A person commits the offense of kidnapping if, without consent, he restrains another person so as to interfere substantially with his liberty with the purpose of... inflicting physical injury upon him, or of engaging in sexual intercourse, deviate sexual activity or sexual contact with him....

On appellate review we affirm the jury's finding if it is supported by substantial evidence. The evidence is viewed in the light most favorable to the state. Lewis v. State, 295 Ark. 499, 749 S.W.2d 672 (1988). We considered a similar argument in Tarry v. State, 289 Ark. 193, 710 S.W.2d 202 (1986), where we held that rape is not a continuing offense but consists of engaging in sexual intercourse or deviate sexual activity with another person by forcible compulsion. The opinion continued: "Here the prosecutrix testified that she had been *124 raped in two different ways, and the jury so found by separate verdicts. There was not a continuing offense, for the two acts of rape were of a different nature and were separated in point of time. A separate impulse was necessary for the commission of each offense. There were two offenses."

The appellant first contacted the victim in the hallway outside her office. When she attempted to get away, he caught her and dragged her back. On another occasion she got free and went out under the "astrodome." Finally, he took her into a separate area where the teacher's lounge is located and raped her again.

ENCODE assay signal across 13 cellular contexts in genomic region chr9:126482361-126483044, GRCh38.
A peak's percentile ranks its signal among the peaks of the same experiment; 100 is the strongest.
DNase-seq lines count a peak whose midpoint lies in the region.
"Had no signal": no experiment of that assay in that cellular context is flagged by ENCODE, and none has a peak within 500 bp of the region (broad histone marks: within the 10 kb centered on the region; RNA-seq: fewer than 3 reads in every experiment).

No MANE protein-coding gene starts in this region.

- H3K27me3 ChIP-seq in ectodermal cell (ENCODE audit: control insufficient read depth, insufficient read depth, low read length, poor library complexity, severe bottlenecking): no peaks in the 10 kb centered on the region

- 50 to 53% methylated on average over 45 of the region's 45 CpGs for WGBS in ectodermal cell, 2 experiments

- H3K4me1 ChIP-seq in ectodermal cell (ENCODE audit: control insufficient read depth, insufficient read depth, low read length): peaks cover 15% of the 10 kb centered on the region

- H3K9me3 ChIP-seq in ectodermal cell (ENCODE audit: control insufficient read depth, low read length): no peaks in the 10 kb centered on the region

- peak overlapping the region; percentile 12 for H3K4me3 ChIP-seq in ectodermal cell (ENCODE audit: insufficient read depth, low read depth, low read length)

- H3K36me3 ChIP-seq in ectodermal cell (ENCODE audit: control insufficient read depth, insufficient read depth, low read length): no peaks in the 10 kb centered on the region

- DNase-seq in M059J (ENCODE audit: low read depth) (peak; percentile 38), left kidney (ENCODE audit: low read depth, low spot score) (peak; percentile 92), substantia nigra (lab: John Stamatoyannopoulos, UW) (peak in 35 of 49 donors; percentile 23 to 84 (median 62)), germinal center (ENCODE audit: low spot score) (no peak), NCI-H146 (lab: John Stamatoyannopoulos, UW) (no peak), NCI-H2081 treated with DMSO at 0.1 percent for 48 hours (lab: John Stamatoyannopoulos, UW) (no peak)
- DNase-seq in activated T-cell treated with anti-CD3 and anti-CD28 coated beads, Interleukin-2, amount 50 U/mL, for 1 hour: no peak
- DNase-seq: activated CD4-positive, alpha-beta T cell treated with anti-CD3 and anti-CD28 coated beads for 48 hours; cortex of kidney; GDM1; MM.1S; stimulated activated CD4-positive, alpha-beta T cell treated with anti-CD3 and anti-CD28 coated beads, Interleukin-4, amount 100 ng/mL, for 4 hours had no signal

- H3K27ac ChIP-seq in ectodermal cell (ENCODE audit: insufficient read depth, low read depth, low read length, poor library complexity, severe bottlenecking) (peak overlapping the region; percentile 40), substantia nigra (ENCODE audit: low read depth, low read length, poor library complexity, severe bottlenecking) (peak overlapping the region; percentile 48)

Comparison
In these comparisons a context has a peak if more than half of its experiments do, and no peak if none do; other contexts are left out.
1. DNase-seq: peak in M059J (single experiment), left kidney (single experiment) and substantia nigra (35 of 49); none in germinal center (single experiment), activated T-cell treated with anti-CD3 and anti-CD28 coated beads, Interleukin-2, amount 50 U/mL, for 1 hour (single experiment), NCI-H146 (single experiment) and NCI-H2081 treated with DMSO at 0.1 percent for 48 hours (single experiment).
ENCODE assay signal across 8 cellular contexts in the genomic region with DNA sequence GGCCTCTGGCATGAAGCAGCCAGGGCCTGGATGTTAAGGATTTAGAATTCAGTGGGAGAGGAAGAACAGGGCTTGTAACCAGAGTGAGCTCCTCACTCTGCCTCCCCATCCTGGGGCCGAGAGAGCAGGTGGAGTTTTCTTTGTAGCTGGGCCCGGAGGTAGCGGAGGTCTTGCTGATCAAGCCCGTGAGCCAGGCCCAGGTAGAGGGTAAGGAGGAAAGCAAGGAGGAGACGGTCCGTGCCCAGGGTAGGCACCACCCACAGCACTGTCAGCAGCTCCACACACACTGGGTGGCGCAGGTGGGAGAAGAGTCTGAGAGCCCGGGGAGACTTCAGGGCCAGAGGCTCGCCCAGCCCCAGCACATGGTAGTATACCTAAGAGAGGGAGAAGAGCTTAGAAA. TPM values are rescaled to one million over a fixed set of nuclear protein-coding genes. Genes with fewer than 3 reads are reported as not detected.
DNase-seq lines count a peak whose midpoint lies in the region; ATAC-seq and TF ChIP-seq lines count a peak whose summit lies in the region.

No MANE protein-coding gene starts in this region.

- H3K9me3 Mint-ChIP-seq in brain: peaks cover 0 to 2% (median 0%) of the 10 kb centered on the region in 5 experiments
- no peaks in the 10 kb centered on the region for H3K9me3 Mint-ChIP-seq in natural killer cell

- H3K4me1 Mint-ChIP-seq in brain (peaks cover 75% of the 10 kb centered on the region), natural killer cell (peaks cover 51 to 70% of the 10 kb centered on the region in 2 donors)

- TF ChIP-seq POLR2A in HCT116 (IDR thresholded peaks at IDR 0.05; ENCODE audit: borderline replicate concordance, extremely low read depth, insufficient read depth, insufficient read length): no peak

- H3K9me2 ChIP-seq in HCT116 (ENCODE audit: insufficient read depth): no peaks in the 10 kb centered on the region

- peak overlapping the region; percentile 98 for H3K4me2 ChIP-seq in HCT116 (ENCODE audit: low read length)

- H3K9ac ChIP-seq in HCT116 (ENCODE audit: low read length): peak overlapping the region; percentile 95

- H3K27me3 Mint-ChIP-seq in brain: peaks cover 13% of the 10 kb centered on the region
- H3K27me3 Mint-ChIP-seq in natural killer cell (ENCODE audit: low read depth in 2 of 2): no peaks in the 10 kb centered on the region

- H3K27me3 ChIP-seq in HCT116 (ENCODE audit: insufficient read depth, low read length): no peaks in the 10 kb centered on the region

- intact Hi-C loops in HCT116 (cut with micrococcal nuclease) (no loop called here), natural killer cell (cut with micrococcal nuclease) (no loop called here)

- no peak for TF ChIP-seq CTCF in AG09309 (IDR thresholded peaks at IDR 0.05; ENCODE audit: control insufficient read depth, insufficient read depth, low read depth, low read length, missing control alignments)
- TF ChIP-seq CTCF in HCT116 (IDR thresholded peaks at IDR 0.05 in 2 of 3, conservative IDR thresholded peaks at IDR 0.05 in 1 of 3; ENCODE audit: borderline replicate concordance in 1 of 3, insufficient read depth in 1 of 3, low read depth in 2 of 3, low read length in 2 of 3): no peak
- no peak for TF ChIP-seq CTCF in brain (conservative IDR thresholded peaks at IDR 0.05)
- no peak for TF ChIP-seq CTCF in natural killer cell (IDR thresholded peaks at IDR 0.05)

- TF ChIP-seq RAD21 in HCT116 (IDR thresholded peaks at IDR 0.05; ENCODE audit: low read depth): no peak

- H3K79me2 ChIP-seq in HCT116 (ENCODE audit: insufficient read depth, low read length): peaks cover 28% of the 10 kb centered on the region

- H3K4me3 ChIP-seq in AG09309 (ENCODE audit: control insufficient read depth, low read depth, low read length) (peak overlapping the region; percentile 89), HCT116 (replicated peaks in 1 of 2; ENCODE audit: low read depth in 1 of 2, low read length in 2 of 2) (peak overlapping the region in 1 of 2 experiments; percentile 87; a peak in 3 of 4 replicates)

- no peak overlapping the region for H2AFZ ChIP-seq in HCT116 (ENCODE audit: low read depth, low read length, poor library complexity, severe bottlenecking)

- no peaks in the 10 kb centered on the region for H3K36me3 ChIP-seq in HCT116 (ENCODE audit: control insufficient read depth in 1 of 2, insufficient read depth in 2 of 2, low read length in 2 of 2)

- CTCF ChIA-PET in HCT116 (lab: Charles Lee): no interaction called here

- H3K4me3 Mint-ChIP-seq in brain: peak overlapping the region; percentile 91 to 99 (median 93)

The kind of restraint which is considered incident to a rape is that which is necessary to consummate the act. Any additional restraint will support a conviction for kidnapping. See Summerlin v. State, 296 Ark. 347, 756 S.W.2d 908 (1988), where we stated:

[T]he exclusion of de minimus restraints from the definition of kidnapping is desirable since offenses such as rape or robbery necessarily contemplate restrictions on the victim's liberty while the crime is actually committed. Thus, it is only when the restraint exceeds that normally incidental to the crime that the rapist (or robber) should also be subject to prosecution for kidnapping.

Chasing and dragging the victim from room to room or building to building and forcefully engaging in acts of rape between the attempts at freedom certainly involve restraint more than that normally incidental to the crime of rape. The facts in this case clearly warrant the finding that the appellant kidnapped his victim before and between the acts of rape.